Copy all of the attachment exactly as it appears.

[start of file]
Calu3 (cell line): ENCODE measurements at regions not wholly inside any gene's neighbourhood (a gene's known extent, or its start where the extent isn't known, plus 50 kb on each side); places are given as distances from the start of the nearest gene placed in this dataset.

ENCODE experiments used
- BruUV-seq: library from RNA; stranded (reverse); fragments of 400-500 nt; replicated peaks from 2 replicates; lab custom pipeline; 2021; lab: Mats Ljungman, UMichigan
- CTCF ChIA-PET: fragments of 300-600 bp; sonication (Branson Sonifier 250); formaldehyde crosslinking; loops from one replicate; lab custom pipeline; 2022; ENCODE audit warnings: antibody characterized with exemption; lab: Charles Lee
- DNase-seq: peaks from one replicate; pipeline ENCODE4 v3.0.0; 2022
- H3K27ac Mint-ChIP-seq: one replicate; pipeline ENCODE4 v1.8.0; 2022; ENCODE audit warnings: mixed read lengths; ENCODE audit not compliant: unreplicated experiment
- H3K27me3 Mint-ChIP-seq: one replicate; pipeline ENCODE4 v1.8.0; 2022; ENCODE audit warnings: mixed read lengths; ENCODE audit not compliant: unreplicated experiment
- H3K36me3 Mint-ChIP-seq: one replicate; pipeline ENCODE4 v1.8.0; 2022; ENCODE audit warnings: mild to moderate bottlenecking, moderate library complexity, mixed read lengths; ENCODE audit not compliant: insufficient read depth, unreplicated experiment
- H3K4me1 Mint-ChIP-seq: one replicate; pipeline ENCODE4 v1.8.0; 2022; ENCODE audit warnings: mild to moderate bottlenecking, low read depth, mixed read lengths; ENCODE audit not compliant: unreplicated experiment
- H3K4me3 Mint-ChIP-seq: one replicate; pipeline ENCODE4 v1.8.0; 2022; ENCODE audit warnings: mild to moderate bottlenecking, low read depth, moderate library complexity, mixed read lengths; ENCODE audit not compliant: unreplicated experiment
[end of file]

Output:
Calu3 (cell line): ENCODE measurements at regions not wholly inside any gene's neighbourhood (a gene's known extent, or its start where the extent isn't known, plus 50 kb on each side); places are given as distances from the start of the nearest gene placed in this dataset.

ENCODE experiments used
- BruUV-seq: library from RNA; stranded (reverse); fragments of 400-500 nt; replicated peaks from 2 replicates; lab custom pipeline; 2021; lab: Mats Ljungman, UMichigan
- CTCF ChIA-PET: fragments of 300-600 bp; sonication (Branson Sonifier 250); formaldehyde crosslinking; loops from one replicate; lab custom pipeline; 2022; ENCODE audit warnings: antibody characterized with exemption; lab: Charles Lee
- DNase-seq: peaks from one replicate; pipeline ENCODE4 v3.0.0; 2022
- H3K27ac Mint-ChIP-seq: one replicate; pipeline ENCODE4 v1.8.0; 2022; ENCODE audit warnings: mixed read lengths; ENCODE audit not compliant: unreplicated experiment
- H3K27me3 Mint-ChIP-seq: one replicate; pipeline ENCODE4 v1.8.0; 2022; ENCODE audit warnings: mixed read lengths; ENCODE audit not compliant: unreplicated experiment
- H3K36me3 Mint-ChIP-seq: one replicate; pipeline ENCODE4 v1.8.0; 2022; ENCODE audit warnings: mild to moderate bottlenecking, moderate library complexity, mixed read lengths; ENCODE audit not compliant: insufficient read depth, unreplicated experiment
- H3K4me1 Mint-ChIP-seq: one replicate; pipeline ENCODE4 v1.8.0; 2022; ENCODE audit warnings: mild to moderate bottlenecking, low read depth, mixed read lengths; ENCODE audit not compliant: unreplicated experiment
- H3K4me3 Mint-ChIP-seq: one replicate; pipeline ENCODE4 v1.8.0; 2022; ENCODE audit warnings: mild to moderate bottlenecking, low read depth, moderate library complexity, mixed read lengths; ENCODE audit not compliant: unreplicated experiment